Down on the allotment today just pottering about, and we discover we have moles – oh no, the horror!!

Moles

We’ve kicked away the tell-tale mounds, but we know they’ll be back, oh dear me …

In the meantime, I did a general hoe-round as usual though there aren’t many weeds at the moment, thank goodness. And K planted a blackcurrant and a redcurrant in our soft fruit area.

Blackcurrant New soft fruit Redcurrant

Whilst there, we also harvested two more leeks for lunch, and what is surely the last of the winter lettuce.

Leeks and winter lettuce

Still pondering on the new raised bed we’re planning, and looking forward to getting started with plug plants (hurrah – we LOVE plug plants!) later this month. There’s so much to look forward to from now on. Spring is definitely on the way.

Anne Brooke Books


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More mulching and a brassica clear-out

I think we’ve done good work on the allotment today. Mulching was our main aim so we’ve put on 5 more bags and done the main chunk of the soft fruit beds, plus around the more mature bushes where the weeds were worst. I think it looks quite respectable now:

Soft fruit bed 1 Soft fruit bed 2 Soft fruit bed 3 Soft fruit bed 4 Soft fruit bed 5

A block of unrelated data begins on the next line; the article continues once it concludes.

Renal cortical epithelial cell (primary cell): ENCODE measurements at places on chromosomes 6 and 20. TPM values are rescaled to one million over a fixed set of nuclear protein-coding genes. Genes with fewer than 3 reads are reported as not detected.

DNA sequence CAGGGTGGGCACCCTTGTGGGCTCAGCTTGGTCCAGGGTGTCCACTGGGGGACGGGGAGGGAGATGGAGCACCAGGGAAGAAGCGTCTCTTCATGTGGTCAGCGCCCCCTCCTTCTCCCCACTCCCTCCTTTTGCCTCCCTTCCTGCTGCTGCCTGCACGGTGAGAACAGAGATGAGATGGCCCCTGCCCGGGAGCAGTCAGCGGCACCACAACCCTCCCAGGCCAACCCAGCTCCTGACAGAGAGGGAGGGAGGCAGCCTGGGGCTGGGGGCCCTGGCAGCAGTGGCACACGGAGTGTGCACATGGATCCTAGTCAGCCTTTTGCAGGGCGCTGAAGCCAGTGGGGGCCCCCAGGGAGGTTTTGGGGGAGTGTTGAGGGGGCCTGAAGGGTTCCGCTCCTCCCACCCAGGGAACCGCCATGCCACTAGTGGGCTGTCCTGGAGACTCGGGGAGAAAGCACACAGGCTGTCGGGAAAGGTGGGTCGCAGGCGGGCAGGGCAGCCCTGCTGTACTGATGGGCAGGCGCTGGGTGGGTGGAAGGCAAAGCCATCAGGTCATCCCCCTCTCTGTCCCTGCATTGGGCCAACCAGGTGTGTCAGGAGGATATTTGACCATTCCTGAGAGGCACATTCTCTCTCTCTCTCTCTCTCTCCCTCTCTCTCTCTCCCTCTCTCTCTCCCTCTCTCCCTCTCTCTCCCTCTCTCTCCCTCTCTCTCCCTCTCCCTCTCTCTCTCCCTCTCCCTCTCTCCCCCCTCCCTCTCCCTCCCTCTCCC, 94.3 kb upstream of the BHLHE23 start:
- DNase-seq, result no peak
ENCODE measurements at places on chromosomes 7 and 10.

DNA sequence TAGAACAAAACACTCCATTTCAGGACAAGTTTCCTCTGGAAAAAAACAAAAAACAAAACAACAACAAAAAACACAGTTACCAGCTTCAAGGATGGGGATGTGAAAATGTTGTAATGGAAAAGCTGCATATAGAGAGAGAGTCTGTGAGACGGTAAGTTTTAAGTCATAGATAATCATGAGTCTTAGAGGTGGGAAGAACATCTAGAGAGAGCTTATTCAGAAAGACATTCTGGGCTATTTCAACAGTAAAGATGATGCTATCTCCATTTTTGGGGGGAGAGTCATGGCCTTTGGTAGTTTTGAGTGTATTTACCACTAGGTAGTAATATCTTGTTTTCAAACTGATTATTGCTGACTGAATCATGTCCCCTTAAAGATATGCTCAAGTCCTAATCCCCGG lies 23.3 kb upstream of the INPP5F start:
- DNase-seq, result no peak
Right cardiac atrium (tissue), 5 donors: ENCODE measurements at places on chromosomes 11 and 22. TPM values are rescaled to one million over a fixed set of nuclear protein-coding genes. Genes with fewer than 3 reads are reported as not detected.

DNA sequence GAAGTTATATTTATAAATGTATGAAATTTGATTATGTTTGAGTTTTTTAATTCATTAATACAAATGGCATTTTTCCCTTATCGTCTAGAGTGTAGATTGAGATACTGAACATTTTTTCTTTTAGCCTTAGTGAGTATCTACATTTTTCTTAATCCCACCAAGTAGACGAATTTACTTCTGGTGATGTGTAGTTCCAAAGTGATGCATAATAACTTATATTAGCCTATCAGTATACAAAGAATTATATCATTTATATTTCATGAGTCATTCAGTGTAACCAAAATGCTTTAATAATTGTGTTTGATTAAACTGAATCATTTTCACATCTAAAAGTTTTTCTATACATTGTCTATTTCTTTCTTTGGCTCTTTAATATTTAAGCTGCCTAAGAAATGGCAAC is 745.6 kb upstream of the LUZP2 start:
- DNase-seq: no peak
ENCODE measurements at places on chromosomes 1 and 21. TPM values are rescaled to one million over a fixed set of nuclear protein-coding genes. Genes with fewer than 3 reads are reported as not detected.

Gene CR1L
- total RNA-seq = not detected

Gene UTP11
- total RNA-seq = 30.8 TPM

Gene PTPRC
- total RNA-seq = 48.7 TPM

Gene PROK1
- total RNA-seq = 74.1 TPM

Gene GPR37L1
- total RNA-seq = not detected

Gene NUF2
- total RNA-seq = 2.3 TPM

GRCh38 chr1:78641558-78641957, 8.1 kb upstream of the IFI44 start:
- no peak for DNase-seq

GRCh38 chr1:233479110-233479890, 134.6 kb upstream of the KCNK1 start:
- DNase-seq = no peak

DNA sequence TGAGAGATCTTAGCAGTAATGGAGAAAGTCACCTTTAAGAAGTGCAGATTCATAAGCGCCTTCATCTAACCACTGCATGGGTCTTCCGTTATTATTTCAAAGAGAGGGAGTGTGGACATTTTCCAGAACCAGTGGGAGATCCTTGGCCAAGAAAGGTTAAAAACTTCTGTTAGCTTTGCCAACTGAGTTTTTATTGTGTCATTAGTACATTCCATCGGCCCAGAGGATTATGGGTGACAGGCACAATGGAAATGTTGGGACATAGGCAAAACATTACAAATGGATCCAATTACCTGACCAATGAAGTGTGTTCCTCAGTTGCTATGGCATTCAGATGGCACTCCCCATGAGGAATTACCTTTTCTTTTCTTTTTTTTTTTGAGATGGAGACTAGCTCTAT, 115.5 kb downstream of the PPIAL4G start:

I also did a quick hoe round the rest of the plot and the raised beds, but there wasn’t a lot to do, to be honest. K and I then cleared out the brassica bed, and put the remains of the plants onto the compost heap, so there’s more green stuff on there now which is good. We’ll leave the hoops in the brassica bed for now, as we may as well. Not sure yet what we’re going to replace the brassicas with, but we’ll think of something!

Brassica Bed 1 Brassica Bed 2

Meanwhile, in the raised beds, the narcissi are coming up, though sadly the stocks I planted with them seem to have died a death. No idea why. All the stocks I put in at home have all died too, so I really don’t know what to do about them. Will they come back again? Are they just resting? Who knows … If I don’t see anything else there by February I’ll probably crack and get something else to go in there, but will have to see.

Narcissi 1

However, the sweet williams are going great guns, hurrah! So hope to have lots of lovely flowers to cut from them later on.

Sweet Williams

Finally, today’s harvest of leeks and winter lettuce is small, but perfectly formed. Ideal for Sunday lunch, hurrah!

Leeks and winter lettuce

Anne Brooke Books
Dryathlon 2015: Please give generously to Cancer Research UK during January!